Although this story appears to be a Missouri specific example of just what school choice should be about, it is one of many stories nationwide of parents attempting to escape failing schools by any means necessary. In 2007, Jane Turner and three other St. Louis parents requested that the Clayton schools bill the St. Louis City School District for tuition under the Missouri Constitution. Specifically the Missouri State Constitution states that all children are entitled to a free public education, and that if a district becomes unaccredited, the failing district must pay tuition to any nieghboring district that the student chooses. The receiving district cannot turn them away for any reason, according to a recent court ruling on this issue by the Missouri Supreme Court.
After the 2011 Legislative Session failed to yield a “Turner Fix”, the judges sent the case back to the lower courts for trial, which is scheduled for Sept. 26. Meanwhile, three residents of the Clayton School District have joined the lawsuit, arguing that their district should not have to accept students from St. Louis because the state does not provide funding to pay for the transfer.”
This solution from the Supreme Court of Missouri makes absolutely no sense. Neighborhood schools with high parental involvement and engaged teachers create good schools. To burden already cash strapped county districts with providing classroom space and adequate teaching staff for students that may or may not return year after year is lunacy. There are so many variables involved. Will the funding follow? Will the students be successful in a new environment where they begin the day after an hour long commute? What about the community aspect? Children bond over the after school activities and playdates. How can a child participate in his new community if he is shuttled off by bus for an hour long ride home to his neighborhood as soon as the bell rings? How will the county districts fund the new buildings that will be required in order to maintain DESE mandated class size requirements? These are just a few of the problems that this “solution” presents the districts involved.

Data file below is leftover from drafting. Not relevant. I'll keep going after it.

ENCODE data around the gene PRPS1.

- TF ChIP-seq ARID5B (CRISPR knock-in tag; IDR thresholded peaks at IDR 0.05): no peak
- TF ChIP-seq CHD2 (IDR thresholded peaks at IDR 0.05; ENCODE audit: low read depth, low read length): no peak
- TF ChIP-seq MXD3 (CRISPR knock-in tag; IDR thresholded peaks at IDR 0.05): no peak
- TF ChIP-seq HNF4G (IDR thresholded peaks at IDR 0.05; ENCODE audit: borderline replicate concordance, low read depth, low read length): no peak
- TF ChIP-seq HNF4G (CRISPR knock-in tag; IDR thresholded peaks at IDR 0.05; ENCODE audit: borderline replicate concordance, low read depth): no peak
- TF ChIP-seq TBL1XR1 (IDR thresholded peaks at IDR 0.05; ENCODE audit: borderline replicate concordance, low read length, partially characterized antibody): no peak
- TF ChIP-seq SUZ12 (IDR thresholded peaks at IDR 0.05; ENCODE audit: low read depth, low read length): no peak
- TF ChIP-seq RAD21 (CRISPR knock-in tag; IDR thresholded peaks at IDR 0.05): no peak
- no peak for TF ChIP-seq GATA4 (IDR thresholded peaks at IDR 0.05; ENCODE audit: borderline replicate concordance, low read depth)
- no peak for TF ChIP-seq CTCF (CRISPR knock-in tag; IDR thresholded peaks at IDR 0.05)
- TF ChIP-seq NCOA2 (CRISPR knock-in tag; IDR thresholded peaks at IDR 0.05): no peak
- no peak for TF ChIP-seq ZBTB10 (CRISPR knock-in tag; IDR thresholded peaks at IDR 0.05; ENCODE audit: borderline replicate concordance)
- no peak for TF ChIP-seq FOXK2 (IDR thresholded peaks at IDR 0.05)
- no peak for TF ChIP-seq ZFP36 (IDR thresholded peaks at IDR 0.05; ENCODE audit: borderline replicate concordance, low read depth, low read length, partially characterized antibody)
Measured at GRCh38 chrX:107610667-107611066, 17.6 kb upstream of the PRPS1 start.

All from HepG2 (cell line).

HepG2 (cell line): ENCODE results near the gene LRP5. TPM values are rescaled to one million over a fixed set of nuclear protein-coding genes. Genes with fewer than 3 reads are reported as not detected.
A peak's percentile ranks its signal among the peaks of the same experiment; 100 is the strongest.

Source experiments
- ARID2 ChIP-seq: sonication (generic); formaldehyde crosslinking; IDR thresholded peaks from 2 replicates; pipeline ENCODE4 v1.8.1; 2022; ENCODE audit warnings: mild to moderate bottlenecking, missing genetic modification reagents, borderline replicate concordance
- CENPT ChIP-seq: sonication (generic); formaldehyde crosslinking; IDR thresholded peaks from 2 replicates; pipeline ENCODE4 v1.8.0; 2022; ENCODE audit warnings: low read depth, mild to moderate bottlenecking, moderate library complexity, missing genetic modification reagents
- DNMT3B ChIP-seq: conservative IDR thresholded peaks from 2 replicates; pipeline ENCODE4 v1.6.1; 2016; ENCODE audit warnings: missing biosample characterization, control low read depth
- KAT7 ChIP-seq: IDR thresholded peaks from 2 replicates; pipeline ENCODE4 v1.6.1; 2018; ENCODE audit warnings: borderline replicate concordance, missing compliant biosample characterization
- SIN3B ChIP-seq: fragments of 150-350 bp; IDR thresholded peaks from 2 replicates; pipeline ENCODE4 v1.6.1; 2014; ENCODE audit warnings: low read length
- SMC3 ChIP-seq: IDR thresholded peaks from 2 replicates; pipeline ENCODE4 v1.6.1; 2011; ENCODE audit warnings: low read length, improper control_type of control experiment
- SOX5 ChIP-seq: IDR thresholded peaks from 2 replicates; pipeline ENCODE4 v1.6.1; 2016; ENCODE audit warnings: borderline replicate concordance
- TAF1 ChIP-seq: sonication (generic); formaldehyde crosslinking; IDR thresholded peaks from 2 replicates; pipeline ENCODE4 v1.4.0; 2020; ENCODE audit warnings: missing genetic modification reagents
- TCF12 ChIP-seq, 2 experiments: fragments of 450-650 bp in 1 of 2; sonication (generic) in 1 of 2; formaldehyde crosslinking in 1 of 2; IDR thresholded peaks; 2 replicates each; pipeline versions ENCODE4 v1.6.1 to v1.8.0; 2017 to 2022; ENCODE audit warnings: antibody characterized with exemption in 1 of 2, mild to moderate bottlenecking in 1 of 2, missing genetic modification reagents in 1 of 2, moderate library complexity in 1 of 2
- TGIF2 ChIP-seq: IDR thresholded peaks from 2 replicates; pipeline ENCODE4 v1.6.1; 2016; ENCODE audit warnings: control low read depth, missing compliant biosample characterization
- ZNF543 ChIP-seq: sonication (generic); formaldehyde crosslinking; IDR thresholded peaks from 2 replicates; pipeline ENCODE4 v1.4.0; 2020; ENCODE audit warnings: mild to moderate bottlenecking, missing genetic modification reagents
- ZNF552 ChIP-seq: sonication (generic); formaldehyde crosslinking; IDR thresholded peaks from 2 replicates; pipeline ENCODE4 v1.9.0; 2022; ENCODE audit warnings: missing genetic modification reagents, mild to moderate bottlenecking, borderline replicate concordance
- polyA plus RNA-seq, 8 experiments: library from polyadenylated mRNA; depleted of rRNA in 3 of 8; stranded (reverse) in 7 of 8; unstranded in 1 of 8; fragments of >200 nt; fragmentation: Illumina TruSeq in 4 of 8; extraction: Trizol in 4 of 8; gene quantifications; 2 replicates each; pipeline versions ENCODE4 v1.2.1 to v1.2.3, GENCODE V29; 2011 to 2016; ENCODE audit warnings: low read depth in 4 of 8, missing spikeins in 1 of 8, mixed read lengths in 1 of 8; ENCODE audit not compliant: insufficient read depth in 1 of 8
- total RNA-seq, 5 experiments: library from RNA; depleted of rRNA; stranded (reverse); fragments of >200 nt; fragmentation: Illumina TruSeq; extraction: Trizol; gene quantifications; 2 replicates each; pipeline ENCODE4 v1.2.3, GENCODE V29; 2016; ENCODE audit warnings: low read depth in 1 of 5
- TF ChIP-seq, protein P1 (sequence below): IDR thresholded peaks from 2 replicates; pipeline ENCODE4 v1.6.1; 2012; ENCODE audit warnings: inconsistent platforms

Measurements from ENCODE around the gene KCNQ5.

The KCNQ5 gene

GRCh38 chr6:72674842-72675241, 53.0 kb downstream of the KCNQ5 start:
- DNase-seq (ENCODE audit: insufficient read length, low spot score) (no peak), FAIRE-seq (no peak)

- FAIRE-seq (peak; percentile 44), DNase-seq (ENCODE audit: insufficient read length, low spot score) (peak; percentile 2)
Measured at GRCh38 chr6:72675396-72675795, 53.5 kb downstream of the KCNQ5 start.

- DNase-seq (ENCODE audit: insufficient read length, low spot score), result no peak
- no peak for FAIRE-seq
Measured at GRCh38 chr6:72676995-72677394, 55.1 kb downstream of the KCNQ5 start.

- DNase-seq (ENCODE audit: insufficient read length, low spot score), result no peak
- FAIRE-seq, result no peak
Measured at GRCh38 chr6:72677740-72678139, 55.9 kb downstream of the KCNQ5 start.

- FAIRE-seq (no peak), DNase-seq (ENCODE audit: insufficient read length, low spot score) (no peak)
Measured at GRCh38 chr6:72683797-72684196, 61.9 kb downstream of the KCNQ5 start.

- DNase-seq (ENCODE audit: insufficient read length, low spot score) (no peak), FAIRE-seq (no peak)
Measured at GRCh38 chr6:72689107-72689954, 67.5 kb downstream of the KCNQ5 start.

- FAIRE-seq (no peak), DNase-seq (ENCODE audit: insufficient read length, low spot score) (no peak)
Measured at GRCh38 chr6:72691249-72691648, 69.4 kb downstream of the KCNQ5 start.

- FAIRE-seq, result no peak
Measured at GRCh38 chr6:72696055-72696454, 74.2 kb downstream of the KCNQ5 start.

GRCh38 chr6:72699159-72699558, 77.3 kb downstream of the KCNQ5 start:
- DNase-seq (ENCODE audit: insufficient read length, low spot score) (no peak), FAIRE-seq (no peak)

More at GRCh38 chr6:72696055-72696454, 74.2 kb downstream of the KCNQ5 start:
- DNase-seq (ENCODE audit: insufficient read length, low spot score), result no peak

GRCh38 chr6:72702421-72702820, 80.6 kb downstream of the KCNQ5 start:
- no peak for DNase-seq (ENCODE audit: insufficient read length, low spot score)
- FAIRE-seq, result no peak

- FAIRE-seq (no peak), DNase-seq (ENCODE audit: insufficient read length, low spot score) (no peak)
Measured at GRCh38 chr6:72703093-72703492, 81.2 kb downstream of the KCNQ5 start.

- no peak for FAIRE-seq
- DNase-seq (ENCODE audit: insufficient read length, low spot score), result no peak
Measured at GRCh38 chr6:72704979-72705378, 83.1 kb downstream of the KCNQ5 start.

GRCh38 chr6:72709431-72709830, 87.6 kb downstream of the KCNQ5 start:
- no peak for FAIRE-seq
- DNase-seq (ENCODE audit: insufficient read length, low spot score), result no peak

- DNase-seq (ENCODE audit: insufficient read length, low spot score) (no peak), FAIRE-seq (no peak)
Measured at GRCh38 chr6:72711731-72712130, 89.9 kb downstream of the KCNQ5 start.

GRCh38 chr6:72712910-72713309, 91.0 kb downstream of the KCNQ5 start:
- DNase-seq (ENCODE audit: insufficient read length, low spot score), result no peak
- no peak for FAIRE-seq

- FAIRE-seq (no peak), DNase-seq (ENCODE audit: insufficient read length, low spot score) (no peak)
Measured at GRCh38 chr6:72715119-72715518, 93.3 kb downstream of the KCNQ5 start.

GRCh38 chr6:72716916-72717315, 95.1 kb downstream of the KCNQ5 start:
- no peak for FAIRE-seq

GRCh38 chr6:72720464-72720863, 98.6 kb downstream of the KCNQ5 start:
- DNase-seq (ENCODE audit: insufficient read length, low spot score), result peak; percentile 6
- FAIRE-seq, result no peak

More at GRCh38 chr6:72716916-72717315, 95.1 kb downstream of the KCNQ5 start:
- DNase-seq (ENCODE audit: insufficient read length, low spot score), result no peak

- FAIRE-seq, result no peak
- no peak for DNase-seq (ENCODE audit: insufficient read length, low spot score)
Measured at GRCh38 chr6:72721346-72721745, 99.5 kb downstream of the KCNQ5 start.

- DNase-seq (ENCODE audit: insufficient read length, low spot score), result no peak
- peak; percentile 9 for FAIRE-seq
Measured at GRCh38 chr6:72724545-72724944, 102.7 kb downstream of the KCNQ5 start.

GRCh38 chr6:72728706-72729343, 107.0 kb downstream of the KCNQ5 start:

Just what have they been doing anyway???
‘They’ being the Republican controlled legislature in Jefferson City. While I was busy attending every town hall, and calling every legislator this side of the Rockies, what was going on with this ruling? Nothing. The Turner Fix never made it out of the Education Committee in the Missouri state senate. This was due in no small part to the lobbyists that were out in full force, strong-arming legislators into cowtowing to the demands of those that had the money to hire them. The ‘reformers’ want to abolish school districts and have everyone riding the bus for hours across town to achieve complete diversity and school choice. The teachers union wants the status quo. “Keep those kids in the city! The teacher’s in the city have a right to their jobs! Who cares if they are educating kids!” And some of the hold up was due to simple greed. “We will vote for your Turner Fix if you vote for our tax credit boondoggle called Aerotropolis, the China Hub!”
“Weeks after Indiana began the nation’s broadest school voucher program, thousands of students have transferred from public to private schools, causing a spike in enrollment at some Catholic institutions that were only recently on the brink of closing for lack of pupils.
It’s a scenario public school advocates have long feared: Students fleeing local districts in large numbers, taking with them vital tax dollars that often end up at parochial schools. Opponents say the practice violates the separation of church and state. In at least one district, public school principals have been pleading with parents not to move their children.”
“Let’s not forget that the voucher program returns money to parents whose children aren’t costing the state anything for their education. If it’s like most voucher programs, it doesn’t even return the full tax bite for each family, which means those families are funding both systems. By putting their children into private schools, these parents are almost certainly spending more money on education than those in the public system.
Note, though, that it’s not an atheist activist group threatening to file suit, or some non-profit alleging incompetence in the delivery of education. It’s the teachers union that wants to file suit. Why? Because as students leave, public-school teacher positions will get eliminated. Of course, an influx of students into private schools will mean more jobs for teachers in the private market, but the union doesn’t control the employers in that sector like they do in the public-school system. Teachers have to demonstrate competence and effectiveness longer than just achieving tenure.“